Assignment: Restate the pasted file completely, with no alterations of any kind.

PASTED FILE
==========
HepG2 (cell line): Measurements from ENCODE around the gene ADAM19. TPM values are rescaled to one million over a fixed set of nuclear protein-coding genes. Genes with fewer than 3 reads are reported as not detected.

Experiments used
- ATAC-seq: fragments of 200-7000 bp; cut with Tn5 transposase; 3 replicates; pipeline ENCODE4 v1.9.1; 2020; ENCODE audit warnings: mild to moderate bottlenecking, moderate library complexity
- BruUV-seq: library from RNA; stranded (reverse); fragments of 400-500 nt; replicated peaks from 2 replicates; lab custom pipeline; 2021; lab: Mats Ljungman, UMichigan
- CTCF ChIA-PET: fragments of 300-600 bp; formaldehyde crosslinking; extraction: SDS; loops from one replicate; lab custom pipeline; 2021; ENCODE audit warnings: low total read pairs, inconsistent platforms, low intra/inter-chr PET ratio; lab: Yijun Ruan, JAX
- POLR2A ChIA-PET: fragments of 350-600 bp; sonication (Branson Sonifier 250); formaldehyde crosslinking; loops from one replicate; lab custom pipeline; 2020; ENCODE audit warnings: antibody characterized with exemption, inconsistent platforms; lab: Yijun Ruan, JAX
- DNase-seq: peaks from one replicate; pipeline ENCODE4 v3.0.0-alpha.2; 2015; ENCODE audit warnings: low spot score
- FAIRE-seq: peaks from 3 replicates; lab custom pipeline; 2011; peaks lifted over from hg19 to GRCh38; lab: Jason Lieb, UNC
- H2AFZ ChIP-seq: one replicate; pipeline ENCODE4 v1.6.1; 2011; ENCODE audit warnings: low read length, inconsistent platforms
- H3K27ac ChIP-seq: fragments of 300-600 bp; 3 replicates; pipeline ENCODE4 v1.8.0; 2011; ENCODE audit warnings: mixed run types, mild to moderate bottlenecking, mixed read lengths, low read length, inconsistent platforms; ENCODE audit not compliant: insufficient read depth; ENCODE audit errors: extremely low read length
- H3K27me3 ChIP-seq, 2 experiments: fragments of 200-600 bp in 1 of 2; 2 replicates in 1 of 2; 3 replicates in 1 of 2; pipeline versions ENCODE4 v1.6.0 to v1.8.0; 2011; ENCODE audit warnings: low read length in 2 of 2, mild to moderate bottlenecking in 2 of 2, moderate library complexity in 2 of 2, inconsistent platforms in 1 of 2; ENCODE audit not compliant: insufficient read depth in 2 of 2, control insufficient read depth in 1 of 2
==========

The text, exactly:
HepG2 (cell line): Measurements from ENCODE around the gene ADAM19. TPM values are rescaled to one million over a fixed set of nuclear protein-coding genes. Genes with fewer than 3 reads are reported as not detected.

Experiments used
- ATAC-seq: fragments of 200-7000 bp; cut with Tn5 transposase; 3 replicates; pipeline ENCODE4 v1.9.1; 2020; ENCODE audit warnings: mild to moderate bottlenecking, moderate library complexity
- BruUV-seq: library from RNA; stranded (reverse); fragments of 400-500 nt; replicated peaks from 2 replicates; lab custom pipeline; 2021; lab: Mats Ljungman, UMichigan
- CTCF ChIA-PET: fragments of 300-600 bp; formaldehyde crosslinking; extraction: SDS; loops from one replicate; lab custom pipeline; 2021; ENCODE audit warnings: low total read pairs, inconsistent platforms, low intra/inter-chr PET ratio; lab: Yijun Ruan, JAX
- POLR2A ChIA-PET: fragments of 350-600 bp; sonication (Branson Sonifier 250); formaldehyde crosslinking; loops from one replicate; lab custom pipeline; 2020; ENCODE audit warnings: antibody characterized with exemption, inconsistent platforms; lab: Yijun Ruan, JAX
- DNase-seq: peaks from one replicate; pipeline ENCODE4 v3.0.0-alpha.2; 2015; ENCODE audit warnings: low spot score
- FAIRE-seq: peaks from 3 replicates; lab custom pipeline; 2011; peaks lifted over from hg19 to GRCh38; lab: Jason Lieb, UNC
- H2AFZ ChIP-seq: one replicate; pipeline ENCODE4 v1.6.1; 2011; ENCODE audit warnings: low read length, inconsistent platforms
- H3K27ac ChIP-seq: fragments of 300-600 bp; 3 replicates; pipeline ENCODE4 v1.8.0; 2011; ENCODE audit warnings: mixed run types, mild to moderate bottlenecking, mixed read lengths, low read length, inconsistent platforms; ENCODE audit not compliant: insufficient read depth; ENCODE audit errors: extremely low read length
- H3K27me3 ChIP-seq, 2 experiments: fragments of 200-600 bp in 1 of 2; 2 replicates in 1 of 2; 3 replicates in 1 of 2; pipeline versions ENCODE4 v1.6.0 to v1.8.0; 2011; ENCODE audit warnings: low read length in 2 of 2, mild to moderate bottlenecking in 2 of 2, moderate library complexity in 2 of 2, inconsistent platforms in 1 of 2; ENCODE audit not compliant: insufficient read depth in 2 of 2, control insufficient read depth in 1 of 2